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Health experts fear state hospitals could soon reach a breaking point

Posted at 6:44 PM, Nov 04, 2020
and last updated 2020-11-05 07:51:49-05

TULSA, Okla. — Medical experts are fearing state hospitals could soon run out of resources. This as Oklahoma City continues to see a rise in hospitalizations, pushing them into a higher tier in the state’s surge plan.

READ MORE: State health officials announce 'surge plan 3' as COVID-19 hospitalization rates spike

Dr. Cameron Mantor, chief medical officer at OU, described the current hospital situation as a broken water faucet. Medical staff are seeing an influx in patients with no end in sight. Saint Francis Health System echoed that message last week saying the current hospitalization rate is not sustainable.

“Hospitals cannot stop a pandemic. Oklahomans have to stop the pandemic,” Dr. Mantor said. He said the general public is the final safeguard against hospitals reaching their breaking point and it all comes down to wearing a mask.

“We have to impact that in the community or we’re spinning our wheels. We will run out of resources,” Dr. Mantor said.

Oklahoma City hospitals are on track to enter tier three of the state’s hospital surge plan. That means nearly 20% of patients hospitalized are there for COVID-19.​

According to the Oklahoma State Department of Health, Tulsa County remains in tier 1, meaning that less than 15% of patients are hospitalized with COVID-19. Meanwhile, Hillcrest Medical Center said they too have an increase in patients being treated for COVID-19. They are now between 90 to 95% capacity with both COVID and non-COVID patients.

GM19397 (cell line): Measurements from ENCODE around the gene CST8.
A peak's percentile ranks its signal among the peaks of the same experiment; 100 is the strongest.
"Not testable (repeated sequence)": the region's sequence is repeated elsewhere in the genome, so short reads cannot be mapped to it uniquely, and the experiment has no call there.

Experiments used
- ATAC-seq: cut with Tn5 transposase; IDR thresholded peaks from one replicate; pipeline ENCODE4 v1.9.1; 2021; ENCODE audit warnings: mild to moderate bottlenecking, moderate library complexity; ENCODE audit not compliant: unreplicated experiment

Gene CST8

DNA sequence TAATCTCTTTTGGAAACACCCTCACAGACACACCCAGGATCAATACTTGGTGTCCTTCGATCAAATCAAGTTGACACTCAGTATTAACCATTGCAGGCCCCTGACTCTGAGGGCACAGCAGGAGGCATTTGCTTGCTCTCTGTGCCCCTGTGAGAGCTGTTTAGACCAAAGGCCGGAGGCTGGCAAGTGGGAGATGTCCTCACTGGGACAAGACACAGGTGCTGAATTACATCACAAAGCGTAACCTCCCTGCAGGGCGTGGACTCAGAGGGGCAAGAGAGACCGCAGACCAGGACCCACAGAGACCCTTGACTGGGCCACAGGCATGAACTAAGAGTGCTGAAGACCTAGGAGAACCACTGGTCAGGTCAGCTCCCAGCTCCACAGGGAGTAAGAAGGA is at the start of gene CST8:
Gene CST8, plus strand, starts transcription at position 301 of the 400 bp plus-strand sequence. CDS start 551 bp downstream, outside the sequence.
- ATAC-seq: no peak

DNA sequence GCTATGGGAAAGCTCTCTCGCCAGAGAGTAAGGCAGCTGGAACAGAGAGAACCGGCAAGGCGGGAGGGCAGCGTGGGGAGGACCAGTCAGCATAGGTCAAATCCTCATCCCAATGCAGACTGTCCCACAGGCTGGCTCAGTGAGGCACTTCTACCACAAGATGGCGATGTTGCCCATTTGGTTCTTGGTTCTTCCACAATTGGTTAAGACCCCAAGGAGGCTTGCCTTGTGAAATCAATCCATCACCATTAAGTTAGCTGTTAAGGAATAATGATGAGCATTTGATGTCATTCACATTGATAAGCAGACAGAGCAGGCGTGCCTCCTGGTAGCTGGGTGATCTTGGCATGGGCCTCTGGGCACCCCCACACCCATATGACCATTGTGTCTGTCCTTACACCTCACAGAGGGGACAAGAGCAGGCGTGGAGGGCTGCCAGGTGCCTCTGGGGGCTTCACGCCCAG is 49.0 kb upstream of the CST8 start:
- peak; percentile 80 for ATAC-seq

Tulsa County’s surge hospital was OSU Medical Center, but the term of the contract, designating them as a surge facility, ended on Sept. 21. That would have allowed the hospital to receive contract nurses to help support the facility.

As of Nov. 1, the White House coronavirus task force lists Oklahoma among middle-country state’s heavily impacted by the spread of the virus. Tulsa County remains in a red zone and cases continue to rise across the state, emphasizing the importance of COVID-19 safety protocols.

READ MORE: White House report shows more than 50% of Green Country counties in coronavirus 'red zone'

“We have to figure out how to message that to people,” Dr. Mantor said. “It is of paramount importance. They have to be a part of the solution.”

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